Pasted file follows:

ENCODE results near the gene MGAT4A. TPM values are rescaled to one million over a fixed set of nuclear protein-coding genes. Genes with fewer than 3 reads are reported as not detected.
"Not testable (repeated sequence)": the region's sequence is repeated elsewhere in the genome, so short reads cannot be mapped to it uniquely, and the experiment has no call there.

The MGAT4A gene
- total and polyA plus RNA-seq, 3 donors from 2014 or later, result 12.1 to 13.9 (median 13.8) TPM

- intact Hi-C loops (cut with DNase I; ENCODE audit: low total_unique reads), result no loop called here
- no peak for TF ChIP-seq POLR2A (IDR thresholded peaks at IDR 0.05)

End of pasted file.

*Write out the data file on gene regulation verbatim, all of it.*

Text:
ENCODE results near the gene MGAT4A. TPM values are rescaled to one million over a fixed set of nuclear protein-coding genes. Genes with fewer than 3 reads are reported as not detected.
"Not testable (repeated sequence)": the region's sequence is repeated elsewhere in the genome, so short reads cannot be mapped to it uniquely, and the experiment has no call there.

The MGAT4A gene
- total and polyA plus RNA-seq, 3 donors from 2014 or later, result 12.1 to 13.9 (median 13.8) TPM

- intact Hi-C loops (cut with DNase I; ENCODE audit: low total_unique reads), result no loop called here
- no peak for TF ChIP-seq POLR2A (IDR thresholded peaks at IDR 0.05)